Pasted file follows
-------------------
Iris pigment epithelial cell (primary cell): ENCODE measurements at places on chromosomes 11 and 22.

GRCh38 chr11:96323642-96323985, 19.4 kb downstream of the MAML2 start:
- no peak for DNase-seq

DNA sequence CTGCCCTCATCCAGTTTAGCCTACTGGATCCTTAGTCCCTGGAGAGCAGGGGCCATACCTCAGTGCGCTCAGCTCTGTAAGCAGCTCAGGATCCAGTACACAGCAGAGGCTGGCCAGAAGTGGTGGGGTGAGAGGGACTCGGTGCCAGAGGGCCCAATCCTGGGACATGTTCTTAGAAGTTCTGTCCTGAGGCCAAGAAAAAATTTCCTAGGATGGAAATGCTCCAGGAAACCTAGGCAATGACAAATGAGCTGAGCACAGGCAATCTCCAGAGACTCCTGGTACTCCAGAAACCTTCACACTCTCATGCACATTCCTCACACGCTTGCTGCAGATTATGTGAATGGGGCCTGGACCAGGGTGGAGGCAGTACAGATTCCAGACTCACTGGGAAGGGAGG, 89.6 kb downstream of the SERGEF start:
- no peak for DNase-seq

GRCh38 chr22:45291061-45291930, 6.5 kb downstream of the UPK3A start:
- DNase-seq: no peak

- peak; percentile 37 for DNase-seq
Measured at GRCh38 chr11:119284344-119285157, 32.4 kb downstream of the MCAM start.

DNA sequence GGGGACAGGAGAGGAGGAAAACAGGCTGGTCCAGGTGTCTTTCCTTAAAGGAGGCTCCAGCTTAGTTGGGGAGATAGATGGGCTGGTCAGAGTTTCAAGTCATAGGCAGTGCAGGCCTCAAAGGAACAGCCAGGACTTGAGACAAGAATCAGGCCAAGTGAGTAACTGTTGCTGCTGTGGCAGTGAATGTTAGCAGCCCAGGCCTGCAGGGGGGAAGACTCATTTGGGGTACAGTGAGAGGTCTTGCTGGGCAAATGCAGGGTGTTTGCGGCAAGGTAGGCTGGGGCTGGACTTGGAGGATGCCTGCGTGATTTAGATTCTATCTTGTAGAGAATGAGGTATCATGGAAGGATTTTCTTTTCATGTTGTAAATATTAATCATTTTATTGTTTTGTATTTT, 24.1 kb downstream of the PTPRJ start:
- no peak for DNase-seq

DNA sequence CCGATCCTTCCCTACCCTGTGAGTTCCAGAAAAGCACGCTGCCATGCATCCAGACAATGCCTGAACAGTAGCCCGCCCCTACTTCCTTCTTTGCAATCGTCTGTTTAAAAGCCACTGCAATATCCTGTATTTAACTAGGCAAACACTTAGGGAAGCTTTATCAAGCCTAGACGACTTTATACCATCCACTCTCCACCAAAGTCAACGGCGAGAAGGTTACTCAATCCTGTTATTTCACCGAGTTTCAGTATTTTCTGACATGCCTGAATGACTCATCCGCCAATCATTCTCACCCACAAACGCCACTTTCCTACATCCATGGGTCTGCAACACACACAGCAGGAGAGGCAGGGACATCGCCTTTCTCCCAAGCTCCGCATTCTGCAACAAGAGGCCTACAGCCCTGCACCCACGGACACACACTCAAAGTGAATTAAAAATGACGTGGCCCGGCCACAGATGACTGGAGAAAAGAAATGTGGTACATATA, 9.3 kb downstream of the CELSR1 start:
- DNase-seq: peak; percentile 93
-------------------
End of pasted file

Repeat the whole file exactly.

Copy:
Iris pigment epithelial cell (primary cell): ENCODE measurements at places on chromosomes 11 and 22.

GRCh38 chr11:96323642-96323985, 19.4 kb downstream of the MAML2 start:
- no peak for DNase-seq

DNA sequence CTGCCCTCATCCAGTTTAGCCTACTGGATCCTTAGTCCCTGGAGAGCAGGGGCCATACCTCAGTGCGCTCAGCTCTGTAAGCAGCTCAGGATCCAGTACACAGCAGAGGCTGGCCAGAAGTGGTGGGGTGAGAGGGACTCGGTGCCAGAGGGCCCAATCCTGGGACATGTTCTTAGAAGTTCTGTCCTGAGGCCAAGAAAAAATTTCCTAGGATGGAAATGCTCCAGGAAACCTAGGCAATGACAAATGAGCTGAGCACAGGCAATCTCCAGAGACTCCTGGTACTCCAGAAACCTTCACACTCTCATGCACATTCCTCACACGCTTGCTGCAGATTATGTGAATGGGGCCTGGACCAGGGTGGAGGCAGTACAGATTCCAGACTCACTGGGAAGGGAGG, 89.6 kb downstream of the SERGEF start:
- no peak for DNase-seq

GRCh38 chr22:45291061-45291930, 6.5 kb downstream of the UPK3A start:
- DNase-seq: no peak

- peak; percentile 37 for DNase-seq
Measured at GRCh38 chr11:119284344-119285157, 32.4 kb downstream of the MCAM start.

DNA sequence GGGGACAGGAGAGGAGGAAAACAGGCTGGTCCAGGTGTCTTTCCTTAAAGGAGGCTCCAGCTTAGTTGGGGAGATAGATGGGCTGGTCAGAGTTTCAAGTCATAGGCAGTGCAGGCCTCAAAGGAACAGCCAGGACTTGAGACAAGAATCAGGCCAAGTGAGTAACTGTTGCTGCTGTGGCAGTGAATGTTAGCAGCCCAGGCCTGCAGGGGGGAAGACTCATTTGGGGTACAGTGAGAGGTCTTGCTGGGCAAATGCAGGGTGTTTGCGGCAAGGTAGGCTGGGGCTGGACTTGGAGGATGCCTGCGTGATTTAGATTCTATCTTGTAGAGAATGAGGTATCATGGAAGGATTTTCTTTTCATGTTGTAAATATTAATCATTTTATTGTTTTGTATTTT, 24.1 kb downstream of the PTPRJ start:
- no peak for DNase-seq

DNA sequence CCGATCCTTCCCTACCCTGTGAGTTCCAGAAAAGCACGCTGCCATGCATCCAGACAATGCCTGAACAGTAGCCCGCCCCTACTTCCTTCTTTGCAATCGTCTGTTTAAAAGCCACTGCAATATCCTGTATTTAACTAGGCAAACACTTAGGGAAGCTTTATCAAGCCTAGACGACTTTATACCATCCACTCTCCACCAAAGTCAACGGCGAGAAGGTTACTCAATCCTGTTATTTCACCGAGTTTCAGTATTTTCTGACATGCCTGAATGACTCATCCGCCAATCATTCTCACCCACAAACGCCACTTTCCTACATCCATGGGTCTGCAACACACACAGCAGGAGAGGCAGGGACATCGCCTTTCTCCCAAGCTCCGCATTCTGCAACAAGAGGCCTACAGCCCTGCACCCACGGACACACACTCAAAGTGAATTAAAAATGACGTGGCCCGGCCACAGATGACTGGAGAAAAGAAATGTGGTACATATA, 9.3 kb downstream of the CELSR1 start:
- DNase-seq: peak; percentile 93